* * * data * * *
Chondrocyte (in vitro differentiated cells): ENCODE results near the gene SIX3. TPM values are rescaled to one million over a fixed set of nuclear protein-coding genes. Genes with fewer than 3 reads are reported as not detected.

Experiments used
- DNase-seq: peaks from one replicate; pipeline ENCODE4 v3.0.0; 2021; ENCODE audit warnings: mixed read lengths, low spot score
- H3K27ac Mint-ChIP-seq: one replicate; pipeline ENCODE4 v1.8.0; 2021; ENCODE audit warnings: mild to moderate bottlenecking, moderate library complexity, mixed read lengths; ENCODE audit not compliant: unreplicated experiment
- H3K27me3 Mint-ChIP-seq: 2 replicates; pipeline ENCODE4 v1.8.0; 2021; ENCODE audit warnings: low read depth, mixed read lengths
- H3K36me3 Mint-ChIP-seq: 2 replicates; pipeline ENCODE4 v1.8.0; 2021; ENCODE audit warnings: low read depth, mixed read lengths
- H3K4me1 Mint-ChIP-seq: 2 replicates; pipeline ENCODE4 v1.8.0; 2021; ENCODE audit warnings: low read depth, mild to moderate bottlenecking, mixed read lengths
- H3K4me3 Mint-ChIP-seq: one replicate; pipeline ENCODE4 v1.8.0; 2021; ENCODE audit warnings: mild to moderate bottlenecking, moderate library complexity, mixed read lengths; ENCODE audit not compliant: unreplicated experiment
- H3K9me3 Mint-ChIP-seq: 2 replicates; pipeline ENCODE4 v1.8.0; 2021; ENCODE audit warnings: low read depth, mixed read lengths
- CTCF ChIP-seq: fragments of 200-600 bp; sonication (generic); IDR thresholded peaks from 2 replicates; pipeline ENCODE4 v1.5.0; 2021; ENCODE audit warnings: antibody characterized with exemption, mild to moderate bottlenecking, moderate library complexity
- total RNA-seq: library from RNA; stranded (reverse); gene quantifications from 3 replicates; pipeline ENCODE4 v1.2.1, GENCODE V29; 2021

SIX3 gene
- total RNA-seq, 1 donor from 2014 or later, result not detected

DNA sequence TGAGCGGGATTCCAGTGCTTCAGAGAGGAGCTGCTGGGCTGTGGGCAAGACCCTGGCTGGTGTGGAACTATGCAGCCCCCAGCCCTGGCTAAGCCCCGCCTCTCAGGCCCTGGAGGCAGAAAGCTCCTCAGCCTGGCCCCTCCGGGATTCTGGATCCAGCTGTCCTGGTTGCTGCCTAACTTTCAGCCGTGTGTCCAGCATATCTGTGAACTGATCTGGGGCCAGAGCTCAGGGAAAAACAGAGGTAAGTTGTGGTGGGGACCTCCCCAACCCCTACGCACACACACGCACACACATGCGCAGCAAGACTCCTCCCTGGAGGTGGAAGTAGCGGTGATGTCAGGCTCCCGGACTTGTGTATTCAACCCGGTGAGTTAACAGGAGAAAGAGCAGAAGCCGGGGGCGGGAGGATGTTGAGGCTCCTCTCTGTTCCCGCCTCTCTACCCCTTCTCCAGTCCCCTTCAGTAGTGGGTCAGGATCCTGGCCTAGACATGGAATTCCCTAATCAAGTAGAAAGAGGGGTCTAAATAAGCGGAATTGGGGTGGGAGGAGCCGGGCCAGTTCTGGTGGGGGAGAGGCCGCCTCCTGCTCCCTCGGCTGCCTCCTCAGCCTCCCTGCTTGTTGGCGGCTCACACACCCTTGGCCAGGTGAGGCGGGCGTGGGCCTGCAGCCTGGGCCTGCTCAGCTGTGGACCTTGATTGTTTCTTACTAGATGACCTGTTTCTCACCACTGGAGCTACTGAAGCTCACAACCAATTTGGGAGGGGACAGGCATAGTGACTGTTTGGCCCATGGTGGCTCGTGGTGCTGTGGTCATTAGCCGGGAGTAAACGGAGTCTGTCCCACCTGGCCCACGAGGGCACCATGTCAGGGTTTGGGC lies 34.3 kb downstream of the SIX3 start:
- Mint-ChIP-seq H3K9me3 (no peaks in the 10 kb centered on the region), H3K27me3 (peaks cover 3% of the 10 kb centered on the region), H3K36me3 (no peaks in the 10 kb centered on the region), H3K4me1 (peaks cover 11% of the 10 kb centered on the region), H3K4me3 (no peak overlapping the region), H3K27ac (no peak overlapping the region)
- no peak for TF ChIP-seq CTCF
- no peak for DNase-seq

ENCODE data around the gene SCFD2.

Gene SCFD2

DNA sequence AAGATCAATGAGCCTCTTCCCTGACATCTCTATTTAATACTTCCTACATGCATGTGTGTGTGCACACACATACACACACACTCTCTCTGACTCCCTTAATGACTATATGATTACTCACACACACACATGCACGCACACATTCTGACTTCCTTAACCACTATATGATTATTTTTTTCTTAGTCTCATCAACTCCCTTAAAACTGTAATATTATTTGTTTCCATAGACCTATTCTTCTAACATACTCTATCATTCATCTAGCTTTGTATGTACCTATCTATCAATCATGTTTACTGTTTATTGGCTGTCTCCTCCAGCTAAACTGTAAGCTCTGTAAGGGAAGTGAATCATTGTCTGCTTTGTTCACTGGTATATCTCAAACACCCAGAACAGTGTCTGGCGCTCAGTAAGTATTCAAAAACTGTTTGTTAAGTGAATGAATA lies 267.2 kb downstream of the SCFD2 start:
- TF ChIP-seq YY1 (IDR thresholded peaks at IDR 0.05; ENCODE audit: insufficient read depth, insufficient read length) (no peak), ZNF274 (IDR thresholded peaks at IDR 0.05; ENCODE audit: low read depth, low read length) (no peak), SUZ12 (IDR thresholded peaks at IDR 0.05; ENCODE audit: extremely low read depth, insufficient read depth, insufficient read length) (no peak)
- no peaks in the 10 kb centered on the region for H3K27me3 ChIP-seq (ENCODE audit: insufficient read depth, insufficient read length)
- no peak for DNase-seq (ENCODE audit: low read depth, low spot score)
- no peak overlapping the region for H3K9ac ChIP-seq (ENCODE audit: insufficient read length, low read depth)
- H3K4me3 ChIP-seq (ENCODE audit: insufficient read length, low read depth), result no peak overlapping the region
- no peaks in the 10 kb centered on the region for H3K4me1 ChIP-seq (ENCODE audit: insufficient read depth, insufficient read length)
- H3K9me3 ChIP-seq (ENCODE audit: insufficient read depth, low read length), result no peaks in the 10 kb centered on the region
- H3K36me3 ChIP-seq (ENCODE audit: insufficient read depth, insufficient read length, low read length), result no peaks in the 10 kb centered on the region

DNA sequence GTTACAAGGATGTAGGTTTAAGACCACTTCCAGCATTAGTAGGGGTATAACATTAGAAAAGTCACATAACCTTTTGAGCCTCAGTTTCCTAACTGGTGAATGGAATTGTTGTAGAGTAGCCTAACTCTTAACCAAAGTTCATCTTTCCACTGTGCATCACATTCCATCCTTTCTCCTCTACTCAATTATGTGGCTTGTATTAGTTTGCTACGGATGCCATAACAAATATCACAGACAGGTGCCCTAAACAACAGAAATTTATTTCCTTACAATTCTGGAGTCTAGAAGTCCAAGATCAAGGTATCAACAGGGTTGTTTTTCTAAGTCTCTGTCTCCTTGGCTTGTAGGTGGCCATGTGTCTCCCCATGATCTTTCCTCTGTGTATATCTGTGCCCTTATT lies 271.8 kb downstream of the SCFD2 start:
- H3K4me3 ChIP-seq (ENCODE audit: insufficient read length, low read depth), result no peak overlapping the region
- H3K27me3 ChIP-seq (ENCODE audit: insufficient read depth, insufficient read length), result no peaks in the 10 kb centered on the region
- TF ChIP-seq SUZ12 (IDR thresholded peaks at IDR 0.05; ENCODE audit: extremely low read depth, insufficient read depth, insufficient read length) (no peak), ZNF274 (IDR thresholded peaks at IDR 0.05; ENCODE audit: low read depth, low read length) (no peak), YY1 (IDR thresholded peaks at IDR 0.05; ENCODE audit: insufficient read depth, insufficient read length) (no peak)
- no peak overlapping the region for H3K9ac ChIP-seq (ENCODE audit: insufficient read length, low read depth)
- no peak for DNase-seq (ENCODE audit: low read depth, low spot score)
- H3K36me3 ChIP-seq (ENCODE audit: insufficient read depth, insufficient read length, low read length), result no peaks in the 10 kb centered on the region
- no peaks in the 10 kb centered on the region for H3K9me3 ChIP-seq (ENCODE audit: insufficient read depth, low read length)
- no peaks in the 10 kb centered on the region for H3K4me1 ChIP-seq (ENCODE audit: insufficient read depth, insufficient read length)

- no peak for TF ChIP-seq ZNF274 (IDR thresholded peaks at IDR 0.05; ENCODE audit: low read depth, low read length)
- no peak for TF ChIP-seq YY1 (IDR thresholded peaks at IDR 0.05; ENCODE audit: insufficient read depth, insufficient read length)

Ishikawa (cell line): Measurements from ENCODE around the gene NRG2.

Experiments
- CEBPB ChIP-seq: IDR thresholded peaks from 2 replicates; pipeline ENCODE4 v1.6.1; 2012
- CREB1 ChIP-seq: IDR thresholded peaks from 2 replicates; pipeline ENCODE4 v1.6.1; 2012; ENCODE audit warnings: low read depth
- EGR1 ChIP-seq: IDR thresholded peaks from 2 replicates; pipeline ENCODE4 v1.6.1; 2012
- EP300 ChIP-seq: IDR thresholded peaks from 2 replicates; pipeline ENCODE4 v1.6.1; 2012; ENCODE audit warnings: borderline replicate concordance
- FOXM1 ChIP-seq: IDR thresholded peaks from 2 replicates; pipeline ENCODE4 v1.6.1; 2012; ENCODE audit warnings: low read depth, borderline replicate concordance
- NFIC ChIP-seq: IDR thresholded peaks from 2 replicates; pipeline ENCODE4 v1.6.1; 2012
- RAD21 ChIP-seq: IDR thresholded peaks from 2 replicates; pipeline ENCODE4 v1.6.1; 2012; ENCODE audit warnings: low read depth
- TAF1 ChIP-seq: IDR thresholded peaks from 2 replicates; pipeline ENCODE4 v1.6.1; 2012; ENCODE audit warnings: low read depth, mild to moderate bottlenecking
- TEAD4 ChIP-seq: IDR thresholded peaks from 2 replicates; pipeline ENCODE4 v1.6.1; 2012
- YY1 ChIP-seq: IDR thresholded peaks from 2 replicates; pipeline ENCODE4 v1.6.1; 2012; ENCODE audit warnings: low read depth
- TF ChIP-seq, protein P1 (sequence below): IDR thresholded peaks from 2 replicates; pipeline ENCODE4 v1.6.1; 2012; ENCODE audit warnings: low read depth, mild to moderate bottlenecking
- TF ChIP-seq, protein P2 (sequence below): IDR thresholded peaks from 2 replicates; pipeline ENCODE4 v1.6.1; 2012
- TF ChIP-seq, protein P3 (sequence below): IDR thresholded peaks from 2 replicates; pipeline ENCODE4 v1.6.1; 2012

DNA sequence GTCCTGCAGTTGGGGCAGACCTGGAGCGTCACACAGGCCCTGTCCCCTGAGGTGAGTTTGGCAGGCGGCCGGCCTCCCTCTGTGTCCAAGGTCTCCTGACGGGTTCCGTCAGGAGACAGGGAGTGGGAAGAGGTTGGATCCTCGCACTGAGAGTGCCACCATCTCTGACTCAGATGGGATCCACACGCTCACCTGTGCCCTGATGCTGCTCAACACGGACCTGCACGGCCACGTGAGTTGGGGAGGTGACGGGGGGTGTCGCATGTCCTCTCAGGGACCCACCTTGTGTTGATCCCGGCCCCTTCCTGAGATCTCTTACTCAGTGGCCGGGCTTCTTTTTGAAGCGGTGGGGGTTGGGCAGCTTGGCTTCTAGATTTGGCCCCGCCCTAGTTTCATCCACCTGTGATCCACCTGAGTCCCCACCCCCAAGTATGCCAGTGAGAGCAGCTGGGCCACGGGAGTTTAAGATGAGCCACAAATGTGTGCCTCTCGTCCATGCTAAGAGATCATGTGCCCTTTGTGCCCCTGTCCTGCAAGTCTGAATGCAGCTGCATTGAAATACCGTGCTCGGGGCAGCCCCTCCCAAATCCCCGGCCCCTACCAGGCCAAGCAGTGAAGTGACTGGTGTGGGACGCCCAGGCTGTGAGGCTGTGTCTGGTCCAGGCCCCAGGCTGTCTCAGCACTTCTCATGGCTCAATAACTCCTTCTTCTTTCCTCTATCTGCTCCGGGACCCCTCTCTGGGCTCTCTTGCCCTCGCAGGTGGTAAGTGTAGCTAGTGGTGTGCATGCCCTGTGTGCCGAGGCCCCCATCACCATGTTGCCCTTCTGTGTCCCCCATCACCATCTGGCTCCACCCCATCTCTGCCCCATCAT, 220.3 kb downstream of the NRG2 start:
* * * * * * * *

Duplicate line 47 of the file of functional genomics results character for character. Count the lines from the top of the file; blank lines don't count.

- NFIC ChIP-seq: IDR thresholded peaks from 2 replicates; pipeline ENCODE4 v1.6.1; 2012